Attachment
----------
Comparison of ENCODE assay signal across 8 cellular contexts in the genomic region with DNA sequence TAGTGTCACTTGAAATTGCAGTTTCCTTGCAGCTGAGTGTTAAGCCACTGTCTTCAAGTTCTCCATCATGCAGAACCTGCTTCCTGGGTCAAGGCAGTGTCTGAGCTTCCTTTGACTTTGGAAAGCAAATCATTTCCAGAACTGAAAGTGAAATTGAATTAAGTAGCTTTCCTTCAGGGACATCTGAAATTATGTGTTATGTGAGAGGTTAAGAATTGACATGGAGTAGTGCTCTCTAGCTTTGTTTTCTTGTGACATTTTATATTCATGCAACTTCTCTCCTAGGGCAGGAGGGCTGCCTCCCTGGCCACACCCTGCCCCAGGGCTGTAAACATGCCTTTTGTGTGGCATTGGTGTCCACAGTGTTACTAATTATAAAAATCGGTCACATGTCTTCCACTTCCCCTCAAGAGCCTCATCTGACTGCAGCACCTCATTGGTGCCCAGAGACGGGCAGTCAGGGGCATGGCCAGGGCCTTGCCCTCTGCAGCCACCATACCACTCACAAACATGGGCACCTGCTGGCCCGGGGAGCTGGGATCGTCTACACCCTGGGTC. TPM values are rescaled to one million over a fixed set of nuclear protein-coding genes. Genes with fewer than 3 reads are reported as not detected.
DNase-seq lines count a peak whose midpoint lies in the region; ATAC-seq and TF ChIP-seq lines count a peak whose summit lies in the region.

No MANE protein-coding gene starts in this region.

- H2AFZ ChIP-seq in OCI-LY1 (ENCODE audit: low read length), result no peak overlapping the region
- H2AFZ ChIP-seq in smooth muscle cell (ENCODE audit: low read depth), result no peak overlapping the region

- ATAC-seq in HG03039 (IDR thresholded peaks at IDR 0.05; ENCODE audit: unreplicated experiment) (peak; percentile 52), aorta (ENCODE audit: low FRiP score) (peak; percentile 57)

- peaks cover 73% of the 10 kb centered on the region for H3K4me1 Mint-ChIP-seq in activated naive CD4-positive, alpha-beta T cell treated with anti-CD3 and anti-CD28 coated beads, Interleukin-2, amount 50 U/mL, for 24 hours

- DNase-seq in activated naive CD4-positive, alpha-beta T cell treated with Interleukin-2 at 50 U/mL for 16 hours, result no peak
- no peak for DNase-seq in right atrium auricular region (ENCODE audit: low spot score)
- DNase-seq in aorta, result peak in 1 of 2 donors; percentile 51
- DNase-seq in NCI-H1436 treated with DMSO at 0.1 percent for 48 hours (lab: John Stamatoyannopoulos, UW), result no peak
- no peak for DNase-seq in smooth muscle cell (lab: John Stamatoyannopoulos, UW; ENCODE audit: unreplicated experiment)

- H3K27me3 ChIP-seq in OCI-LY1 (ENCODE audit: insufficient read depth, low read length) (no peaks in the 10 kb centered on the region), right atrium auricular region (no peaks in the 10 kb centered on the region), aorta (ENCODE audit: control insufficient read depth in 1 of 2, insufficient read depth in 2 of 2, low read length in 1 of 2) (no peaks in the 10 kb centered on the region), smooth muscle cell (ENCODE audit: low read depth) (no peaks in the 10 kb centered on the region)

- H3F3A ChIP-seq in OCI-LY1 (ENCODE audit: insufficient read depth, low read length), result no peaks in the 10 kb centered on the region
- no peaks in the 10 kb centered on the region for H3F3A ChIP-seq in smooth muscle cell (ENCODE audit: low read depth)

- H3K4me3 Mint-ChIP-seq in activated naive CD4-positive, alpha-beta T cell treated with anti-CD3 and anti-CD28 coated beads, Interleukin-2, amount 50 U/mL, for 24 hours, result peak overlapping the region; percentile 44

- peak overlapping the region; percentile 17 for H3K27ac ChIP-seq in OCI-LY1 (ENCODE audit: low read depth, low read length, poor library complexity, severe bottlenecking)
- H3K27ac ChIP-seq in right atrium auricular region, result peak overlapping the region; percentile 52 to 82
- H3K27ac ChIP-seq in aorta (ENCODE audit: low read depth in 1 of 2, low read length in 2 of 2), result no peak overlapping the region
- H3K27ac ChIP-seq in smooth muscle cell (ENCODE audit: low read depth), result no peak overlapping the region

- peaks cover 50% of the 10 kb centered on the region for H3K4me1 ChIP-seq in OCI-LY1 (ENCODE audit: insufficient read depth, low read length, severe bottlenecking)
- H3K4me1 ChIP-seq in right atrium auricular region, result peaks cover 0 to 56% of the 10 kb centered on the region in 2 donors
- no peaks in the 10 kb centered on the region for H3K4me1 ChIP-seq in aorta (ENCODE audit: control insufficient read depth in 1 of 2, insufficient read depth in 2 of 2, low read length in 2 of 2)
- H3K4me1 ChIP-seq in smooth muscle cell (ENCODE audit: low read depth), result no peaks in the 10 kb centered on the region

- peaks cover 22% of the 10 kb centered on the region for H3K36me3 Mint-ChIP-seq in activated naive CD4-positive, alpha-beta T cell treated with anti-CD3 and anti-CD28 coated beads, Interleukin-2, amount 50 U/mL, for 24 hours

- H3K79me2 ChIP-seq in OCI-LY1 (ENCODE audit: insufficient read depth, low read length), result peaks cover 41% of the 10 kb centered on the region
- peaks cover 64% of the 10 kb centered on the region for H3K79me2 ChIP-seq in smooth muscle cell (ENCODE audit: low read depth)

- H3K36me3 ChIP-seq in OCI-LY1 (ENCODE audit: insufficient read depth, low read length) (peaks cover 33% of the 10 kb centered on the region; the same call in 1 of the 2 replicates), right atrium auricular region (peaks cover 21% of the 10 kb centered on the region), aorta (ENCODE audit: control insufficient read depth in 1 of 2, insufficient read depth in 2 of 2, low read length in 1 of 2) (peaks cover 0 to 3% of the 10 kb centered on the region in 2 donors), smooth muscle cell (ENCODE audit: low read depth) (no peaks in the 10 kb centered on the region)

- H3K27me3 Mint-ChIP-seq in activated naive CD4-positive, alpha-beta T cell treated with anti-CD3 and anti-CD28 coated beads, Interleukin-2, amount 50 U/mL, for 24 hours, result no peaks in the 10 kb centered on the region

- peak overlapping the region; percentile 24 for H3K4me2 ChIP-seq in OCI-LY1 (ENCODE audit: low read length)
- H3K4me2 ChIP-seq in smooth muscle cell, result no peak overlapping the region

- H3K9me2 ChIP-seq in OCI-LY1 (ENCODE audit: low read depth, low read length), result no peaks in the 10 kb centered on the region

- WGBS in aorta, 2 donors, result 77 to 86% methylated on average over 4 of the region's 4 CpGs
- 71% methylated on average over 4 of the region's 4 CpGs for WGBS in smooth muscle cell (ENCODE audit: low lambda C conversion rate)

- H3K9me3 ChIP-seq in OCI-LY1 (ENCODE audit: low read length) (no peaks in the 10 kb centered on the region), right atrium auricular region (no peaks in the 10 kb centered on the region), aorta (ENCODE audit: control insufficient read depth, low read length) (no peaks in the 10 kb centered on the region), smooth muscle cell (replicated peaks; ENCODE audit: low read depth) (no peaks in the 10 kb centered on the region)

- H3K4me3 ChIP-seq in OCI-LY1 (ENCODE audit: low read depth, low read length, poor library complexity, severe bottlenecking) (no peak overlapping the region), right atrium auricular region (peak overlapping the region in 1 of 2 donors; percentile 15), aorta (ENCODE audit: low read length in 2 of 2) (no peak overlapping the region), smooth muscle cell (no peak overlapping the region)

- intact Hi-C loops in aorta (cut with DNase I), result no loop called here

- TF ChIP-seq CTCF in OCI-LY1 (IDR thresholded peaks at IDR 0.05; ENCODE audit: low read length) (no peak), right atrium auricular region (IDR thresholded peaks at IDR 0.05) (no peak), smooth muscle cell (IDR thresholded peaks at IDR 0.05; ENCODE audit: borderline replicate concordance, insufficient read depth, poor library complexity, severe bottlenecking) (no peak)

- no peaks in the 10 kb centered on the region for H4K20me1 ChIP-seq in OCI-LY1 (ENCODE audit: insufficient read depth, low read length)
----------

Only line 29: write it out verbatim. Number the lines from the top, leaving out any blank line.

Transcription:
- H3K27me3 Mint-ChIP-seq in activated naive CD4-positive, alpha-beta T cell treated with anti-CD3 and anti-CD28 coated beads, Interleukin-2, amount 50 U/mL, for 24 hours, result no peaks in the 10 kb centered on the region